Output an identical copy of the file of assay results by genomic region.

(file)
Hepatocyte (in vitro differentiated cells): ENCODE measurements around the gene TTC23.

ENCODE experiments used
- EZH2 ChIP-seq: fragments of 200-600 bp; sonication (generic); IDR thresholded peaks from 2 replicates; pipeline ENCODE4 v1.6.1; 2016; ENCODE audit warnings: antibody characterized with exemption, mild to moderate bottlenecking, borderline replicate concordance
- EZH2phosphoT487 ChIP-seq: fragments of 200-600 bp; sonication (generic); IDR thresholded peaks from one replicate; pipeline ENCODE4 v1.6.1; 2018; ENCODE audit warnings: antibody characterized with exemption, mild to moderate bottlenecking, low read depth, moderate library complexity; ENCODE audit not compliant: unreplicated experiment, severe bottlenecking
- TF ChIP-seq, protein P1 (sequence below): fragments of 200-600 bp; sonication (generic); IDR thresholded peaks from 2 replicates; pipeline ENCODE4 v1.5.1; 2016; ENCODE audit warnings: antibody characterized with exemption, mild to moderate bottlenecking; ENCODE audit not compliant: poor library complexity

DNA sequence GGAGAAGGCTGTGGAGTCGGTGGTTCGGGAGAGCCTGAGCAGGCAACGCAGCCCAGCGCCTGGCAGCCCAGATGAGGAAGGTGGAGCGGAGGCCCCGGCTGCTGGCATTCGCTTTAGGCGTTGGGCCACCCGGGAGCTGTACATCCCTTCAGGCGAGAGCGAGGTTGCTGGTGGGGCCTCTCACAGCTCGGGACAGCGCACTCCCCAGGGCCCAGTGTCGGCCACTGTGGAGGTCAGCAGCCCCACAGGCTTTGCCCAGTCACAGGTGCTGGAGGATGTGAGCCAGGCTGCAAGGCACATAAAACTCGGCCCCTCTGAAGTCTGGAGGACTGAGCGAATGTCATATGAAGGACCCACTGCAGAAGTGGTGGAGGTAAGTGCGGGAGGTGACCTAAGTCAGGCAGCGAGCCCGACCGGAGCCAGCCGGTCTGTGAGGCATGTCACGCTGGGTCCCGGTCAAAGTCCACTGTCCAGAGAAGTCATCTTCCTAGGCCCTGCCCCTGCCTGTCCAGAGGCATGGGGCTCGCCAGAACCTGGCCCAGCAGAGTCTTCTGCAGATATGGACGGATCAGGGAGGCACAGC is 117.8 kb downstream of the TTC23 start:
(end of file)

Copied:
Hepatocyte (in vitro differentiated cells): ENCODE measurements around the gene TTC23.

ENCODE experiments used
- EZH2 ChIP-seq: fragments of 200-600 bp; sonication (generic); IDR thresholded peaks from 2 replicates; pipeline ENCODE4 v1.6.1; 2016; ENCODE audit warnings: antibody characterized with exemption, mild to moderate bottlenecking, borderline replicate concordance
- EZH2phosphoT487 ChIP-seq: fragments of 200-600 bp; sonication (generic); IDR thresholded peaks from one replicate; pipeline ENCODE4 v1.6.1; 2018; ENCODE audit warnings: antibody characterized with exemption, mild to moderate bottlenecking, low read depth, moderate library complexity; ENCODE audit not compliant: unreplicated experiment, severe bottlenecking
- TF ChIP-seq, protein P1 (sequence below): fragments of 200-600 bp; sonication (generic); IDR thresholded peaks from 2 replicates; pipeline ENCODE4 v1.5.1; 2016; ENCODE audit warnings: antibody characterized with exemption, mild to moderate bottlenecking; ENCODE audit not compliant: poor library complexity

DNA sequence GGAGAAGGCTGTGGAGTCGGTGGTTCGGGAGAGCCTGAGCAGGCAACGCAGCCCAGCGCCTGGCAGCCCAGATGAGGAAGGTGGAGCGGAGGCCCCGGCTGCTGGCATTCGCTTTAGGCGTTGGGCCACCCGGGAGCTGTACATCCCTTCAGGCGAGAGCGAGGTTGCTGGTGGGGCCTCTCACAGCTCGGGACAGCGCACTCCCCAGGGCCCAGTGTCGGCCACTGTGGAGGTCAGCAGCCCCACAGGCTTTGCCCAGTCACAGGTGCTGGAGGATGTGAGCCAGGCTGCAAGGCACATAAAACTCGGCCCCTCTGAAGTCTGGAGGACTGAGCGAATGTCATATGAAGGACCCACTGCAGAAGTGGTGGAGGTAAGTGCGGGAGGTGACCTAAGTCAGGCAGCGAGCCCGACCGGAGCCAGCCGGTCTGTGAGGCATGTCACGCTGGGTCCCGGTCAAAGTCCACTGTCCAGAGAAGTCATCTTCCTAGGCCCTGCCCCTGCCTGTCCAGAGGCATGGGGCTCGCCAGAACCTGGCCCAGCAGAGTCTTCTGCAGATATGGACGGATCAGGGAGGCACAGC is 117.8 kb downstream of the TTC23 start: